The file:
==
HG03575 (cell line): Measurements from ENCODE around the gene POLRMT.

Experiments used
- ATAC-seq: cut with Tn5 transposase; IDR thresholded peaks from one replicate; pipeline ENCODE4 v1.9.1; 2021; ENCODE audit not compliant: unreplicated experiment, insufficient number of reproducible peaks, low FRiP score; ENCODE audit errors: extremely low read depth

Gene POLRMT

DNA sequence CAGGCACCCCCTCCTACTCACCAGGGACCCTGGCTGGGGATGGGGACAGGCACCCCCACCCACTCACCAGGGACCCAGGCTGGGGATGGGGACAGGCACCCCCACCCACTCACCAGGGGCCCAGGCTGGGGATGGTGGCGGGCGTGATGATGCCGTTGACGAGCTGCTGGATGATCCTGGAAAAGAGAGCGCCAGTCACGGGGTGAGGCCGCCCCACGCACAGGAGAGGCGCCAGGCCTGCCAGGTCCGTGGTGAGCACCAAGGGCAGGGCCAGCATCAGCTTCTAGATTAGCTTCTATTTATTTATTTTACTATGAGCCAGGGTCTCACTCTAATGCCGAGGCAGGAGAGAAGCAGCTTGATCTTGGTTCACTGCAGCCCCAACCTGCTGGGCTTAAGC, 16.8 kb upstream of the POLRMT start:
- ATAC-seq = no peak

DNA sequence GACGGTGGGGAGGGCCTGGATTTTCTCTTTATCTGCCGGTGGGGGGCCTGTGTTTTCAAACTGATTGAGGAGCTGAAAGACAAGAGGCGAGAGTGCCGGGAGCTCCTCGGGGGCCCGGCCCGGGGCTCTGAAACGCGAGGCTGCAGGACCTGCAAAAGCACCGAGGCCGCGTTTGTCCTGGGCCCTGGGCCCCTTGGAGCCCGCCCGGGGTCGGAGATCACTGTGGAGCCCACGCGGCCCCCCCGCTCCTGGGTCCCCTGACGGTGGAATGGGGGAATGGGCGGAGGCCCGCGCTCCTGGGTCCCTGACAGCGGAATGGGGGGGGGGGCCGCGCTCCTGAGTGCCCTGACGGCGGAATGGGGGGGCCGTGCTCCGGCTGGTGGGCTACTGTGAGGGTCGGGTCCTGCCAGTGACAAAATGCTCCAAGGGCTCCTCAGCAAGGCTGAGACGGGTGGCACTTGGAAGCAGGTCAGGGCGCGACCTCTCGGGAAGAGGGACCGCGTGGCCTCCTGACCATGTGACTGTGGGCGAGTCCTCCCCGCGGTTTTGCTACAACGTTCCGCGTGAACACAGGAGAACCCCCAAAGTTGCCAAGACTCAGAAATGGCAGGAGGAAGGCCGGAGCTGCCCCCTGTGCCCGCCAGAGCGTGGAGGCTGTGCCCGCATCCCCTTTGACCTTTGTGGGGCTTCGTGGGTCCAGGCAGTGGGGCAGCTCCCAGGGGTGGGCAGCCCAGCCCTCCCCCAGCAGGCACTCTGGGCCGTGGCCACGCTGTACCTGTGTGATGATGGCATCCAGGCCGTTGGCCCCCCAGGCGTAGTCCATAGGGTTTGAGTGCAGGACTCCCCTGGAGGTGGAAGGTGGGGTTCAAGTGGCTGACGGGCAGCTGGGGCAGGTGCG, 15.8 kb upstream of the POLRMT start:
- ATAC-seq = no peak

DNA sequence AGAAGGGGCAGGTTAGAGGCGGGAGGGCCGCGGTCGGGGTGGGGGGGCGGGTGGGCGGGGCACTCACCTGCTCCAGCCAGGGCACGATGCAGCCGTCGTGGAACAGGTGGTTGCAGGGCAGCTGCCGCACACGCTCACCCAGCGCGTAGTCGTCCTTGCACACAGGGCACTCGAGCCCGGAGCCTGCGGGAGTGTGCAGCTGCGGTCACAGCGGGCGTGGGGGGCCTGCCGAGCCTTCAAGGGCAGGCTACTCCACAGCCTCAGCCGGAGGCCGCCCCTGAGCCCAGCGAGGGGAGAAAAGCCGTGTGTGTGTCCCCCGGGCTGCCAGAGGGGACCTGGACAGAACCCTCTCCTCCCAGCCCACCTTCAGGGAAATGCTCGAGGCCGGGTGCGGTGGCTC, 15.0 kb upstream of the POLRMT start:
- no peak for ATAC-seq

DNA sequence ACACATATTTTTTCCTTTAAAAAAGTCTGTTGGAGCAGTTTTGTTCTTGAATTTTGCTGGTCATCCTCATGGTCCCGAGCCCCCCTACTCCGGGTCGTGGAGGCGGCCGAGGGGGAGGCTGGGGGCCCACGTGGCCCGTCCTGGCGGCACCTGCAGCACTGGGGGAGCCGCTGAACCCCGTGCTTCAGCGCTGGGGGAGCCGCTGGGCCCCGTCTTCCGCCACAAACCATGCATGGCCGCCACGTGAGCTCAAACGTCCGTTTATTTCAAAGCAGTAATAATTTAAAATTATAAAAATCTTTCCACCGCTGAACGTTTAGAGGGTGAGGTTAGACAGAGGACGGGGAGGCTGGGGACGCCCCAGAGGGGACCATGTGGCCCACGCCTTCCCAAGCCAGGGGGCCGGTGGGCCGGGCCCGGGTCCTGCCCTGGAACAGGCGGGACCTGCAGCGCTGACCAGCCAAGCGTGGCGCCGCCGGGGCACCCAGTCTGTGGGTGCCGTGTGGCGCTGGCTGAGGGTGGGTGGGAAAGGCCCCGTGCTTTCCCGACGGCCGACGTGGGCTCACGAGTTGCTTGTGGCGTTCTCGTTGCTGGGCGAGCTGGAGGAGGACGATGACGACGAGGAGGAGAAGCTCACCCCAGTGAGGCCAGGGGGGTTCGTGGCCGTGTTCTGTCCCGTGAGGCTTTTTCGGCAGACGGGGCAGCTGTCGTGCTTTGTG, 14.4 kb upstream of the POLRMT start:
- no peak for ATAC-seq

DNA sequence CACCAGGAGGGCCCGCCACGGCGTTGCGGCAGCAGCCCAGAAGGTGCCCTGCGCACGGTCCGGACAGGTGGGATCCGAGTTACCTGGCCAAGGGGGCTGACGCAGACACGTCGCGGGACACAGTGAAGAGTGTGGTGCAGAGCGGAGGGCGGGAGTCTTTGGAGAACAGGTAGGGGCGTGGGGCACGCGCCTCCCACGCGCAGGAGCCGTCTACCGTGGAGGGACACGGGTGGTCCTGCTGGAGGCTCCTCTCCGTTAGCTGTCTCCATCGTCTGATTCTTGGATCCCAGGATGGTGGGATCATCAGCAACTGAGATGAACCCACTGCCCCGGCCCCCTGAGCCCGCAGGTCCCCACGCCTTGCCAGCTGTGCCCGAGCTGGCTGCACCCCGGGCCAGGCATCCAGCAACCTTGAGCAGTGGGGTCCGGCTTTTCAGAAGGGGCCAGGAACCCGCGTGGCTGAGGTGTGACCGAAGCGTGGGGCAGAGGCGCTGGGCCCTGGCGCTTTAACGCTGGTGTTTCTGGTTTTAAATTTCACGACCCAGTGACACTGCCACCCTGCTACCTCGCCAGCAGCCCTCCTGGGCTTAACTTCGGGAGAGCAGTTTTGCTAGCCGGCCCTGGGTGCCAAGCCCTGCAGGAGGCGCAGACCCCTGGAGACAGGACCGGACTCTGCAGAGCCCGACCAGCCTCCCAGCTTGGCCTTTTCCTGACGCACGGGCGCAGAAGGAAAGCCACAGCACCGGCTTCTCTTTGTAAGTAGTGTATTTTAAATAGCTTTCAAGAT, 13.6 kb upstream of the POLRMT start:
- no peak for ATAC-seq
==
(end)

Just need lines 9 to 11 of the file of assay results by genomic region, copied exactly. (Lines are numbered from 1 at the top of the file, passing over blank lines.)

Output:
DNA sequence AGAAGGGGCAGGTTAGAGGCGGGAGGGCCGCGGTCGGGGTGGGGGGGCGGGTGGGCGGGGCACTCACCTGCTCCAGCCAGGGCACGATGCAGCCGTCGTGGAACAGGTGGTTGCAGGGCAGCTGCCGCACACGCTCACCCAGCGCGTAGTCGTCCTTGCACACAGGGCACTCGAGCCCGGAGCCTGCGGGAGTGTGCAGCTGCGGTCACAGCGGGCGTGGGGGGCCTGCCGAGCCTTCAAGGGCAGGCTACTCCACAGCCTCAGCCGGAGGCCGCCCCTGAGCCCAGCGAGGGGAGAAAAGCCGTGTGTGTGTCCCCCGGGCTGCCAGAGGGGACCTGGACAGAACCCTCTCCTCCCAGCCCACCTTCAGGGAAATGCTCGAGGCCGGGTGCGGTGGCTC, 15.0 kb upstream of the POLRMT start:
- no peak for ATAC-seq

DNA sequence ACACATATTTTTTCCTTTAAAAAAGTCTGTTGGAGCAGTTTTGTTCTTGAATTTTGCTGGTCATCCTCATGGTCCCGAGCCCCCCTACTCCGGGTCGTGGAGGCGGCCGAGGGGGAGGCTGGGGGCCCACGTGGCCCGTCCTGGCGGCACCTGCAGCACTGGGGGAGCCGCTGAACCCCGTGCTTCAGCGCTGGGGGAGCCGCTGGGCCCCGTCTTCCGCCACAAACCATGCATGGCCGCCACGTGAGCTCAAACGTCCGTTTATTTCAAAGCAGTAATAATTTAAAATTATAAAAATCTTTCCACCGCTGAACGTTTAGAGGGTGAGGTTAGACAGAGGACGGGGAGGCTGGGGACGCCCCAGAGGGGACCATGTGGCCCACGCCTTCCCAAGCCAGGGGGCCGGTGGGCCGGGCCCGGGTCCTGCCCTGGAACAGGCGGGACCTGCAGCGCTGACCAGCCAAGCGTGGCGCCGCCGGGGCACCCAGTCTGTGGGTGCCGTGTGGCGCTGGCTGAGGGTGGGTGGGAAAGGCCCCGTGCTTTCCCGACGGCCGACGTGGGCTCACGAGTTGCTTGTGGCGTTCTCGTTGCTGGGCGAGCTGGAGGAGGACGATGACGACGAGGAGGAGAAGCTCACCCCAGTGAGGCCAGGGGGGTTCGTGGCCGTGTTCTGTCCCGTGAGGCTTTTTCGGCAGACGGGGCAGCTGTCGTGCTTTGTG, 14.4 kb upstream of the POLRMT start: